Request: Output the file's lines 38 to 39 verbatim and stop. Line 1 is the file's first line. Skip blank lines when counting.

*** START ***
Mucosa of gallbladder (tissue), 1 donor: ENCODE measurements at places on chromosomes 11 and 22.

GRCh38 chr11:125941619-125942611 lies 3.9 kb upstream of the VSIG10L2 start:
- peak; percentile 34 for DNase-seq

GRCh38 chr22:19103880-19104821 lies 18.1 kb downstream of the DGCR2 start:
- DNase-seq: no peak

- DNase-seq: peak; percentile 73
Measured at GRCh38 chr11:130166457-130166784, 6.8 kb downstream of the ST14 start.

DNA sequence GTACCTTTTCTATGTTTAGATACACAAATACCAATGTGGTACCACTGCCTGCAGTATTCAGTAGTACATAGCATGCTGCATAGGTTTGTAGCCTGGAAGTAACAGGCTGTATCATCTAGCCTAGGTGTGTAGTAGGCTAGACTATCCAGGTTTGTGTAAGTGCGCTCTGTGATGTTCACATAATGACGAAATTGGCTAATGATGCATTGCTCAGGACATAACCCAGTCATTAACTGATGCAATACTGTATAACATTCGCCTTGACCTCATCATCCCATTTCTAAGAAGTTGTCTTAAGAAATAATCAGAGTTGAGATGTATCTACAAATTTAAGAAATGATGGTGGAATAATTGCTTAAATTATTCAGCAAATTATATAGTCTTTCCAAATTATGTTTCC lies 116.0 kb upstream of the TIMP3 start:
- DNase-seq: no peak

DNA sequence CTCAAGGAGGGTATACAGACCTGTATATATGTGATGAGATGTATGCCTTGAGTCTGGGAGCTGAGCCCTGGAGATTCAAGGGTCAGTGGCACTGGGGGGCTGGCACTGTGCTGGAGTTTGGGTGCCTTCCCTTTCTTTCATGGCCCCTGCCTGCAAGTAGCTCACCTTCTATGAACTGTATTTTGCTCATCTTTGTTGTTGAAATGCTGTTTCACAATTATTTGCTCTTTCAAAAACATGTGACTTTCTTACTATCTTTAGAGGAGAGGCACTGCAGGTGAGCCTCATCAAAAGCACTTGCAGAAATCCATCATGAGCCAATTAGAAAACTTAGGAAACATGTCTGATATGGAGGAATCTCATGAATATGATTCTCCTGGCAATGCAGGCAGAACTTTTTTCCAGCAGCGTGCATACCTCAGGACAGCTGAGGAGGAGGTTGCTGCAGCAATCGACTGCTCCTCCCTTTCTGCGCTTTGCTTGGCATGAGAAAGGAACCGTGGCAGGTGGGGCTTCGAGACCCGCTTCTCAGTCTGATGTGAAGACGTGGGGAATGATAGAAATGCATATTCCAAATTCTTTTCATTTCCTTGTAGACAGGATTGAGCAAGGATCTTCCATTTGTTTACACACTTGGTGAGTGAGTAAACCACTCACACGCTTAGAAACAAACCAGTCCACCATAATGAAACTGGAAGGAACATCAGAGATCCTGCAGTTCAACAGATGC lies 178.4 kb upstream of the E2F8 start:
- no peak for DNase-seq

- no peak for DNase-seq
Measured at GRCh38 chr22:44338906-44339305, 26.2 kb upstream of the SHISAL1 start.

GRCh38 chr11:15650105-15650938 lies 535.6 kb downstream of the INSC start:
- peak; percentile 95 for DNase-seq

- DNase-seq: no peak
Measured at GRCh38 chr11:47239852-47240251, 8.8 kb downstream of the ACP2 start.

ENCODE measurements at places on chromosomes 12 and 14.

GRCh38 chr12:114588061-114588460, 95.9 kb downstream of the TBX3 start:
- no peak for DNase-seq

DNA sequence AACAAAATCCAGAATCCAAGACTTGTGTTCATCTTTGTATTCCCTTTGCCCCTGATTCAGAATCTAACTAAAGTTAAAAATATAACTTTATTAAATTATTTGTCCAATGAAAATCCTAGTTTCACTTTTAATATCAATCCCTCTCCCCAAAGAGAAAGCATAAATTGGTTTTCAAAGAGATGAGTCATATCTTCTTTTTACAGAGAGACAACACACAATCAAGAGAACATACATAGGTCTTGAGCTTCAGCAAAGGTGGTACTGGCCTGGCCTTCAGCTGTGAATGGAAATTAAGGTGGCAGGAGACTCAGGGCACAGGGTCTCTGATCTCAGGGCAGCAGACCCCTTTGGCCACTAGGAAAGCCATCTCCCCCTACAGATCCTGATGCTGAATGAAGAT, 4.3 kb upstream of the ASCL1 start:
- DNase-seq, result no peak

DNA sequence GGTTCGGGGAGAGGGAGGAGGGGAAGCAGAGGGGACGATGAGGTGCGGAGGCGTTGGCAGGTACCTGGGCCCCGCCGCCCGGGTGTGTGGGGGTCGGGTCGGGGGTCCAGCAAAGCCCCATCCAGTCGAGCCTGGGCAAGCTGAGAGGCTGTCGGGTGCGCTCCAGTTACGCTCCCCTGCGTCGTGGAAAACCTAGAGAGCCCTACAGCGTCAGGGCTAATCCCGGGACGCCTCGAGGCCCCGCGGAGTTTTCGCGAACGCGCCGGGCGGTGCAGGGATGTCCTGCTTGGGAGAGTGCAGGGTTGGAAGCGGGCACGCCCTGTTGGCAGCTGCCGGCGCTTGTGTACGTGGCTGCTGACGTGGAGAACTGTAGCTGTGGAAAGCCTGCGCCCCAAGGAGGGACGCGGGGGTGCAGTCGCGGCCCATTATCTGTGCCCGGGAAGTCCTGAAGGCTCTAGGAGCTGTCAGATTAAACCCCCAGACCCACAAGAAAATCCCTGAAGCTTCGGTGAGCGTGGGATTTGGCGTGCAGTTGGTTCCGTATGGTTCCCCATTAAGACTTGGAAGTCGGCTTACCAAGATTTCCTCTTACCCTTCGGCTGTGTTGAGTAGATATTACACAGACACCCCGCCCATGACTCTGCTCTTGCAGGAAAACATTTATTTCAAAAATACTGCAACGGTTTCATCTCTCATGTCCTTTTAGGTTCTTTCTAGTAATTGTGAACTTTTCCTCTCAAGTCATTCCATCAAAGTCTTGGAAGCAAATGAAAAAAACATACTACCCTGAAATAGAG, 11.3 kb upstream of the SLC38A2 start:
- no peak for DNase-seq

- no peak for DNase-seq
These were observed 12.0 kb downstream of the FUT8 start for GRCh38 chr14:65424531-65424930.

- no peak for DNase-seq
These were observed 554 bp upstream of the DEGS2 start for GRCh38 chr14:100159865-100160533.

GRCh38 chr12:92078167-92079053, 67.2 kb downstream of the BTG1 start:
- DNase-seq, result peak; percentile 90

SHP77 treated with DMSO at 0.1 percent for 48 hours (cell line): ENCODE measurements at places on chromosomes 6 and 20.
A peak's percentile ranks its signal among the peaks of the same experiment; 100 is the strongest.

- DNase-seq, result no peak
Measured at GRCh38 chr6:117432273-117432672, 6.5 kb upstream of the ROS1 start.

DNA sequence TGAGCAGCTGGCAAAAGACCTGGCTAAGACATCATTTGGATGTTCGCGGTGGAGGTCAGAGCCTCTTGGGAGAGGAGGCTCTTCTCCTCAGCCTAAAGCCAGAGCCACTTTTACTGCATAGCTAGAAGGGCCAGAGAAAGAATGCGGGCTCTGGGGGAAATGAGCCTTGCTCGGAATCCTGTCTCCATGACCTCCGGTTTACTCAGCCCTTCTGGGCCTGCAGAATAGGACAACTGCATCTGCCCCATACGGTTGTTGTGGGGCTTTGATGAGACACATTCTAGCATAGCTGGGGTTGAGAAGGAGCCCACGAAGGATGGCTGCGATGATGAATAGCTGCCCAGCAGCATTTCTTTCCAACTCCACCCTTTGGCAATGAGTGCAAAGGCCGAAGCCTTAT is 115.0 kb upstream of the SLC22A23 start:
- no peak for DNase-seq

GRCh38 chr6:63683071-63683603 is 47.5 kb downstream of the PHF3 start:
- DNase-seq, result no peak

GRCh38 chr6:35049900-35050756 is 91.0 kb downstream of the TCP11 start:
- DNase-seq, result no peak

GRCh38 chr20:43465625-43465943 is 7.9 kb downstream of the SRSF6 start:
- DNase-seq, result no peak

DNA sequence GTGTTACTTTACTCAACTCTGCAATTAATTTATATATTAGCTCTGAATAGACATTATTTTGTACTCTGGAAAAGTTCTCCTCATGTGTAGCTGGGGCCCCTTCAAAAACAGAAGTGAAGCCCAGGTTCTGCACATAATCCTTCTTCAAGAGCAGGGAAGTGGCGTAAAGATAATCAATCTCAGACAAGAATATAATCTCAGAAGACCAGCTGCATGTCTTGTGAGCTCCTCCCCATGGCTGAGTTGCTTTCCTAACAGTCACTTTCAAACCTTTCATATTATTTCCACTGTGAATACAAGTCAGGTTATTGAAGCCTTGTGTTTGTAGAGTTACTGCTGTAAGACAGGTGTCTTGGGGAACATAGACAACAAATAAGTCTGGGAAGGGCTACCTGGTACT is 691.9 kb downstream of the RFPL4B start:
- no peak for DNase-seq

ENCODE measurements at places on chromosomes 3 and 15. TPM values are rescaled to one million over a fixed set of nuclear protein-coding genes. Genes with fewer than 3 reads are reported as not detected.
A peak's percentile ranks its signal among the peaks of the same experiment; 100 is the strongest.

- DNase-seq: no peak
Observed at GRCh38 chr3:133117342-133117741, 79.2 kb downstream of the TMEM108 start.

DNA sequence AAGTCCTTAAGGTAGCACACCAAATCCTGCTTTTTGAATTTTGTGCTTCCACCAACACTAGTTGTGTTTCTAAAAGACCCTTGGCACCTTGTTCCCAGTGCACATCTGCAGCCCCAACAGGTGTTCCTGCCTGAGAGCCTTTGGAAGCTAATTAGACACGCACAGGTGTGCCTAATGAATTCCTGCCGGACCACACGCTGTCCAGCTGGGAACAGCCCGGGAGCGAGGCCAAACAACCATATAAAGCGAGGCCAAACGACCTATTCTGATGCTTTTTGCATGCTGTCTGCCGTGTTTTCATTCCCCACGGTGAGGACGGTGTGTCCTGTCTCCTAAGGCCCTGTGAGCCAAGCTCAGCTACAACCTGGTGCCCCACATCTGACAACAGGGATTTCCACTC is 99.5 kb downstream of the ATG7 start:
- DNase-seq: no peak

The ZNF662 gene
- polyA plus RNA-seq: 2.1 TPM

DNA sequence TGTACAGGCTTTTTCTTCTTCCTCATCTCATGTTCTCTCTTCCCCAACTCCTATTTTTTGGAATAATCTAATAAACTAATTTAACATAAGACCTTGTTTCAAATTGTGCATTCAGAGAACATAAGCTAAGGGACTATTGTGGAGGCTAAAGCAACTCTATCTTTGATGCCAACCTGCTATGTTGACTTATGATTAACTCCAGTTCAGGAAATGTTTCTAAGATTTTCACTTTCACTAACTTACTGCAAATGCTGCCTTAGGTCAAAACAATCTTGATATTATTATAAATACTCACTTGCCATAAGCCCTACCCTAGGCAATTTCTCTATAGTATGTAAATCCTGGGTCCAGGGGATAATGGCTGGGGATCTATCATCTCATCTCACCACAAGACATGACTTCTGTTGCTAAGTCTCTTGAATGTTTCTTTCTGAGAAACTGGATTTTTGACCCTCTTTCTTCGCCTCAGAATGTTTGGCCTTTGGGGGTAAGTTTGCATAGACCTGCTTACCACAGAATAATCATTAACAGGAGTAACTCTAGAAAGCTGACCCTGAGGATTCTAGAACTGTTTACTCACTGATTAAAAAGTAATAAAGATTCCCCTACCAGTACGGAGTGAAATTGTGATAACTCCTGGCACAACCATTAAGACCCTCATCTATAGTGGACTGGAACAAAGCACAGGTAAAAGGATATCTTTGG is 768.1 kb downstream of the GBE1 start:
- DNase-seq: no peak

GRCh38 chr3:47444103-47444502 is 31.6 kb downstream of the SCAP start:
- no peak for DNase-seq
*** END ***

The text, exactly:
- DNase-seq, result no peak

GRCh38 chr6:35049900-35050756 is 91.0 kb downstream of the TCP11 start: